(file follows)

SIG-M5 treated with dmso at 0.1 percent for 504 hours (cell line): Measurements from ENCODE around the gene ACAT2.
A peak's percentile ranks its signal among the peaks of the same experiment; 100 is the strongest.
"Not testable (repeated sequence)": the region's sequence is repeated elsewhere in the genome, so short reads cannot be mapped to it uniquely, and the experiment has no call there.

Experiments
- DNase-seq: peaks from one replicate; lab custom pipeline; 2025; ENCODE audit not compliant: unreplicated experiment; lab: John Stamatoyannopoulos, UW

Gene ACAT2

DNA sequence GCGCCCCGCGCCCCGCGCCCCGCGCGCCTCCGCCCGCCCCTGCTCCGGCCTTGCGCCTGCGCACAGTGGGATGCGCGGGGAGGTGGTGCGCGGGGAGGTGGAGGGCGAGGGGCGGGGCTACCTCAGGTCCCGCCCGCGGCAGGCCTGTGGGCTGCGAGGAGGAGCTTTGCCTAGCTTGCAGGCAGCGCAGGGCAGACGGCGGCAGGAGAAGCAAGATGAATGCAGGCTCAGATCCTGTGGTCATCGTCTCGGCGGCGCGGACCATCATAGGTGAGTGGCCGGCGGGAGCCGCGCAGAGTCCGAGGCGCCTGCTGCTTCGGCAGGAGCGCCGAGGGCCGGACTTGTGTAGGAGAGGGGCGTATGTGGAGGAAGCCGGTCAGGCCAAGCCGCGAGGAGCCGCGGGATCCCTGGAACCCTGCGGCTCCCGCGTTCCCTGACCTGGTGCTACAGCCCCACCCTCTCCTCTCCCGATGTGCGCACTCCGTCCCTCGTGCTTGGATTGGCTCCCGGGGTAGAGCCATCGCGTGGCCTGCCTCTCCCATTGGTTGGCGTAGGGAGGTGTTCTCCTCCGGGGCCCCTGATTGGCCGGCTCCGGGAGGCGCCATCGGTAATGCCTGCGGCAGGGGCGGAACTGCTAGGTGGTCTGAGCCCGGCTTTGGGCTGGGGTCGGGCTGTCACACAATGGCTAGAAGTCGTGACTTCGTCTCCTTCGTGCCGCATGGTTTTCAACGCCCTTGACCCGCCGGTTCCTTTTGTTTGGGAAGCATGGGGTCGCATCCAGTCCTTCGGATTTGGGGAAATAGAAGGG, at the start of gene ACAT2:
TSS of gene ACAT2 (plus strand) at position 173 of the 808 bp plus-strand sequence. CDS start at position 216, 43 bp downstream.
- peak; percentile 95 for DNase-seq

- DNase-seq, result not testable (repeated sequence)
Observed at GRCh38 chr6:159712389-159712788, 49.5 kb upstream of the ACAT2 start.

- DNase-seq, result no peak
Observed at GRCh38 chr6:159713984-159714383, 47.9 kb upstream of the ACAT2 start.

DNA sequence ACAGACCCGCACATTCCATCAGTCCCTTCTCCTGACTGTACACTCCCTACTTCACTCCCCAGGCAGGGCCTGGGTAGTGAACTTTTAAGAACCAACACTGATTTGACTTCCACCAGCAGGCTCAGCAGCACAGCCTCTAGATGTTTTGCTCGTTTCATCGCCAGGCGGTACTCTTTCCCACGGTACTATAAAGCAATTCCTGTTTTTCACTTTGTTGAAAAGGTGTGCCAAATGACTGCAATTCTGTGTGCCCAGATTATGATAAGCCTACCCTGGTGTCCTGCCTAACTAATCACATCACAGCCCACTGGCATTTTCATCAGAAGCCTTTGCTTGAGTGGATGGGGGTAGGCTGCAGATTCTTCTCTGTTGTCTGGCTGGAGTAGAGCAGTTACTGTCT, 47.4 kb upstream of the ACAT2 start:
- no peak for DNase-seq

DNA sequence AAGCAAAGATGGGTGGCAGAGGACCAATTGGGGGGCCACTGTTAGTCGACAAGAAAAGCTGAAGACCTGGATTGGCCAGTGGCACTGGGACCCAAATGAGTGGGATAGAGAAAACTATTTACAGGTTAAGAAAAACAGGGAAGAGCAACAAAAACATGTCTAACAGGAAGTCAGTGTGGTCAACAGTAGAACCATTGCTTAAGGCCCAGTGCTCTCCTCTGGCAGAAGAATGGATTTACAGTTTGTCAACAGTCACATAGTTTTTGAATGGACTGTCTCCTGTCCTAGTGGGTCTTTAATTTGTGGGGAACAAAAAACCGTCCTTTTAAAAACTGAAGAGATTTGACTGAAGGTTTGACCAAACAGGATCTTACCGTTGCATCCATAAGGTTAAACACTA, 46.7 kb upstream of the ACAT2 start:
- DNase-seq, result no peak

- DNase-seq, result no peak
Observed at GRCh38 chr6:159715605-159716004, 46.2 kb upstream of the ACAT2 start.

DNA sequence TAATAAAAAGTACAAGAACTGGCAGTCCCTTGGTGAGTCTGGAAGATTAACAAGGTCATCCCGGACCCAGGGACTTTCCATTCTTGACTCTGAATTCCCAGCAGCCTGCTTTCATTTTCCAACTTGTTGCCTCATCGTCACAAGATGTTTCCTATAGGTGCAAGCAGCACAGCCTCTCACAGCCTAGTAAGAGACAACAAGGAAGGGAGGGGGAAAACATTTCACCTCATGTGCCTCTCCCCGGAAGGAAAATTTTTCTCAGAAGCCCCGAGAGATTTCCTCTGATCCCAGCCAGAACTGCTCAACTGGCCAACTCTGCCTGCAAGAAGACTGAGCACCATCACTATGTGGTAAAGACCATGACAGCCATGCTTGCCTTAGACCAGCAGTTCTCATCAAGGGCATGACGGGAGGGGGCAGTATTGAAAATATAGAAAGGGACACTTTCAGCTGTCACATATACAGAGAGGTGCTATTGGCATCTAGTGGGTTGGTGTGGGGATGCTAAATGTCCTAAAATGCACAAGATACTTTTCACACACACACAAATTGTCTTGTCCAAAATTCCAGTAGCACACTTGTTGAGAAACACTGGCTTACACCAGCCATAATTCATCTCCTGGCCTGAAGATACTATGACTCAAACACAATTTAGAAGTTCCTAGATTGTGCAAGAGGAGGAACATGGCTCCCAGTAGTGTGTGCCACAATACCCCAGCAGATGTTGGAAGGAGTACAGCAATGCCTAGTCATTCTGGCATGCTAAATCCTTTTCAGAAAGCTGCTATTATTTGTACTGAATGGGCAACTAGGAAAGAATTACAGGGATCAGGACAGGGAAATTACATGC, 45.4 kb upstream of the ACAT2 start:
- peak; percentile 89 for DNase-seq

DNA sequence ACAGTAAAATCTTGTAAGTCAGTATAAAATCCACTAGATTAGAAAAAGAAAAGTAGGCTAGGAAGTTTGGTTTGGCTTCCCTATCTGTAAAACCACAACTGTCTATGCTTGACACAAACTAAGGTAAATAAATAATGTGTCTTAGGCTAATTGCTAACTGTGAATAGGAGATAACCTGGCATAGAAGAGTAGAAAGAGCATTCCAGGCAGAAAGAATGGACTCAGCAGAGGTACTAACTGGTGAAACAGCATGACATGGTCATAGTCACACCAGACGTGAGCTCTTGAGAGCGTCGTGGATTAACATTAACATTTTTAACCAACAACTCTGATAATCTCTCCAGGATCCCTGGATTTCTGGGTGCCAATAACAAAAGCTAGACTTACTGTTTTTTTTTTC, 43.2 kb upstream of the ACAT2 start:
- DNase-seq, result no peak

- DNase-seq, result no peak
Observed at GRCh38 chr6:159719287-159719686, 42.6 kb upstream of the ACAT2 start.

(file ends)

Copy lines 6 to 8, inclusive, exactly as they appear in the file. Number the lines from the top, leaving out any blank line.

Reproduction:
Gene ACAT2

DNA sequence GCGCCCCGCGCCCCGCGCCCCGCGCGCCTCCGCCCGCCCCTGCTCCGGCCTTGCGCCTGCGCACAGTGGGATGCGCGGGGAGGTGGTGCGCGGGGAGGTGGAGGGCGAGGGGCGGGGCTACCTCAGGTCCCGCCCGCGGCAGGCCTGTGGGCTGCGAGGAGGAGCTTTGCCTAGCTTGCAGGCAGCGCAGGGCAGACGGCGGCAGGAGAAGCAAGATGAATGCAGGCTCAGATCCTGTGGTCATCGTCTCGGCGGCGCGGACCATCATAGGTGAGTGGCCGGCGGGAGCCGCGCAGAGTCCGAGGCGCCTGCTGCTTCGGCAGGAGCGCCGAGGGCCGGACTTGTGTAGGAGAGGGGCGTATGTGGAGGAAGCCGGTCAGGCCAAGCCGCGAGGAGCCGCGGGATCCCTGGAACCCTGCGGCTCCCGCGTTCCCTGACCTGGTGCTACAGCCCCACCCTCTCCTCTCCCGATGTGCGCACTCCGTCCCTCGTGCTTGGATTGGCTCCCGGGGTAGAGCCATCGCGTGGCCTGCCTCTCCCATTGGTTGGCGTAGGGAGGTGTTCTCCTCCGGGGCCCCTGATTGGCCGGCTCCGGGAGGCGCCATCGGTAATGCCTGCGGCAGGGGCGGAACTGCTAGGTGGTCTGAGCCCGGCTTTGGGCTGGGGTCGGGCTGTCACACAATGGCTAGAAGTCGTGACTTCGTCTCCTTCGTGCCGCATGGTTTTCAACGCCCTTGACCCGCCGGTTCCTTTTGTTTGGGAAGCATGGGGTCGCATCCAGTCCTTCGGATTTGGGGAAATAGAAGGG, at the start of gene ACAT2:
TSS of gene ACAT2 (plus strand) at position 173 of the 808 bp plus-strand sequence. CDS start at position 216, 43 bp downstream.